A new study is highlighting how exercise and diet can slow prostate cancer progress.

Since he's retired, 65-year-old Gene Asay admits that he's become much less active.

"It's so easy when you retire and you can sit back and think about things you used to have done and not worry about exercise which is so important after you get past 65," said Asay.

But as a Vietnam War veteran and former member of the peace corps he's no stranger to working hard especially when his life is on the line.

"I was screened in Bellingham for PSA and it was at a normal level a few years ago and then it slowly started climbing," said Asay.

Doctors confirmed that Gene has prostate cancer but did not recommend treatment. The next steps for patients like Gene is observation and follow-up visits to track cancer growth.

Now a new study, led by Dr. Jonathan Wright of Fred Hutchinson Cancer Center, is looking at the possibility of continuing to slow prostate cancer through diet and exercise.

"All obese and overweight men have worse cancer outcomes worse rate of progression," said Wright.

Wright is using this randomized study to understand how obesity can drive cancer. Asay is one of many patients enrolled in one of two programs aimed at better understanding the connection between lifestyle and cancer.

The first program includes a set of men who are given general recommendations about how to have a healthy life. The second program involves enrolling the men in an intervention program. These men are given extensive training on health, including a trainer and nutritionist for three months. Wright said the second approach is proven to improve general health.

“Not only do people in the studies lose 7 to 10 percent of their weight they keep it off for 10, 15, 20 years thereafter. There's data showing that we are helping men adopt a healthy lifestyle, improve their health and improve their fight against cancer,” said Wright.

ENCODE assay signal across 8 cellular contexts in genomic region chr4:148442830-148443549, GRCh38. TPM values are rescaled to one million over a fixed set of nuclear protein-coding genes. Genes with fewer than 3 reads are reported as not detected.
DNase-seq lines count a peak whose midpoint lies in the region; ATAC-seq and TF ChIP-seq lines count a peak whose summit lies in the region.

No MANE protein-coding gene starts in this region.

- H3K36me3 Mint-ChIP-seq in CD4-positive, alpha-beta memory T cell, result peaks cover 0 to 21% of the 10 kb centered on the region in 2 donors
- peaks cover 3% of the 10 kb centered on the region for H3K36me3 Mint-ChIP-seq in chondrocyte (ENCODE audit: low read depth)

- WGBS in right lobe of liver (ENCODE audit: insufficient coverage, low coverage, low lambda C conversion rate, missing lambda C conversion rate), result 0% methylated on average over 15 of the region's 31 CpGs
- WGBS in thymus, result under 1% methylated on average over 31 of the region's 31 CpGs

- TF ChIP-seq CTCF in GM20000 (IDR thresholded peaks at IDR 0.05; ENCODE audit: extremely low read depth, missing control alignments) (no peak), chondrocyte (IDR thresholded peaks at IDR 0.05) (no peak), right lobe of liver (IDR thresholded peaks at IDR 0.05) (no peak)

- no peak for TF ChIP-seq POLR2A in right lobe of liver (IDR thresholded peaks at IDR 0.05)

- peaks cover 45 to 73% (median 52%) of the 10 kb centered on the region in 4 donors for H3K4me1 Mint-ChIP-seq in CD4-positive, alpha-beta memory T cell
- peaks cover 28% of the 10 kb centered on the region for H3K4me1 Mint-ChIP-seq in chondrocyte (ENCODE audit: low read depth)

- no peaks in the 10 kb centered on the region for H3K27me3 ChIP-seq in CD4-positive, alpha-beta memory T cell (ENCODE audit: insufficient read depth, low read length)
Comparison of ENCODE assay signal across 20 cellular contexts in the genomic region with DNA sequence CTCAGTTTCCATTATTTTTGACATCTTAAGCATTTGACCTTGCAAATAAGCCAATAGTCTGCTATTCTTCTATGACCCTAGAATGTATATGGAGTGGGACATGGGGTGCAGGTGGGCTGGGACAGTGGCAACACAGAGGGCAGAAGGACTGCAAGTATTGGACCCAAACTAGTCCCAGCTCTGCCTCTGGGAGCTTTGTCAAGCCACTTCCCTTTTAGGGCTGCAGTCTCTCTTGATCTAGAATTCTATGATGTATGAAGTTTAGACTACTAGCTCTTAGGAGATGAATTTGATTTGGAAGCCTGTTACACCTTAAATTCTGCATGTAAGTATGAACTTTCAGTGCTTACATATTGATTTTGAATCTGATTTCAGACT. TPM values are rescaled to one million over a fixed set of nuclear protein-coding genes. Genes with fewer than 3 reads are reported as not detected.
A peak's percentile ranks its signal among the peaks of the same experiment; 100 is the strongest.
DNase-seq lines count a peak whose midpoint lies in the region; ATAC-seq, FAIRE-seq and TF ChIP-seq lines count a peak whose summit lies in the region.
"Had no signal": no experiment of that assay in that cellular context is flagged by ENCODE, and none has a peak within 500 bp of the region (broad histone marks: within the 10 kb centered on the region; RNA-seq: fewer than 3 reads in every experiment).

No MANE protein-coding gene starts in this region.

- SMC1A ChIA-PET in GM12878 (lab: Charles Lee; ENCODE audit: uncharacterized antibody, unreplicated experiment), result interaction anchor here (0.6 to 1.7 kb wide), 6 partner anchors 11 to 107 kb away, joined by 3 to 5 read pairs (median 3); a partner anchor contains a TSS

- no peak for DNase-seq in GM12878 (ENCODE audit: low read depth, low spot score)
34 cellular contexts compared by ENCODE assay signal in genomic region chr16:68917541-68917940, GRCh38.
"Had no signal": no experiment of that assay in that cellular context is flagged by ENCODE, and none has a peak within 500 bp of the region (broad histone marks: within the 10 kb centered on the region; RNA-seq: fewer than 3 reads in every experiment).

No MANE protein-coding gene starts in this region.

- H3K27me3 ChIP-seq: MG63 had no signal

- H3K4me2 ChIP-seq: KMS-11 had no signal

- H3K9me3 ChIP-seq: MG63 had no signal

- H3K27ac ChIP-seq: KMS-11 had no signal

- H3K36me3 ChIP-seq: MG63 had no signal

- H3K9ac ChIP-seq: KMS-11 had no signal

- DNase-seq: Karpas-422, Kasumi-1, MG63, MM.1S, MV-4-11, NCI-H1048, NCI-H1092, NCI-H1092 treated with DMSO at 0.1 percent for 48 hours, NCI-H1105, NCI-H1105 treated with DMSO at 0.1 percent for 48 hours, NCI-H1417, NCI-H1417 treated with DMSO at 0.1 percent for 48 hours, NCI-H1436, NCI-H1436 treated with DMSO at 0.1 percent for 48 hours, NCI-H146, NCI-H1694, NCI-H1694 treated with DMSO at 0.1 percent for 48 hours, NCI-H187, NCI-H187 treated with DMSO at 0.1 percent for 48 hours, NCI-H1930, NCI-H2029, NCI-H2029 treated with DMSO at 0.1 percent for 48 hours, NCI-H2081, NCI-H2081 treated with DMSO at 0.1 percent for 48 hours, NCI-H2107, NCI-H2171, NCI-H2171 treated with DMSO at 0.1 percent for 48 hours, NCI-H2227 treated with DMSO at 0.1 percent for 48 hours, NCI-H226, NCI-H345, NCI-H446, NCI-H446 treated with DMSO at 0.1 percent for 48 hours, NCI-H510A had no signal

Asay, who is enrolled in the second program, has already met that goal, losing 7 percent of his body weight in just three months. He says he'll keep going if it means avoiding treatment and the terrible side-effects.

“I'm looking forward to losing another 30 pounds, which I've got another nine months to do that, so I'm really comfortable with where I am right now," said Asay.

"Thanks mainly to Dr. Wright. I can't say enough good about him and of course Sarah the nutritionist and Matt the personal trainer,” added Asay.

Wright believes his study will prove a healthier lifestyle can slow prostate cancer. He also hopes insurance companies will take notice. He says when someone has a heart attack they are given a prescription for rehab involving exercise. He wonders why the same cannot be done for men with prostate cancer.

“It should be a no-brainer, absolutely it should be an easy sell, but what we need to do, we all struggle with trying to do this. We need direction on a lifestyle change, but it has so many downstream positive implications. I'm excited for what we're doing. I think we're going to help people and I think we're going to help in the fight against cancer and it's exciting to be a part of,” said Wright.

Fred Hutch is actively recruiting patients for the study. Their goal is to have 200 patients, and they are open to men who meets eligibility requirements outlined in the study and can travel to the Seattle area.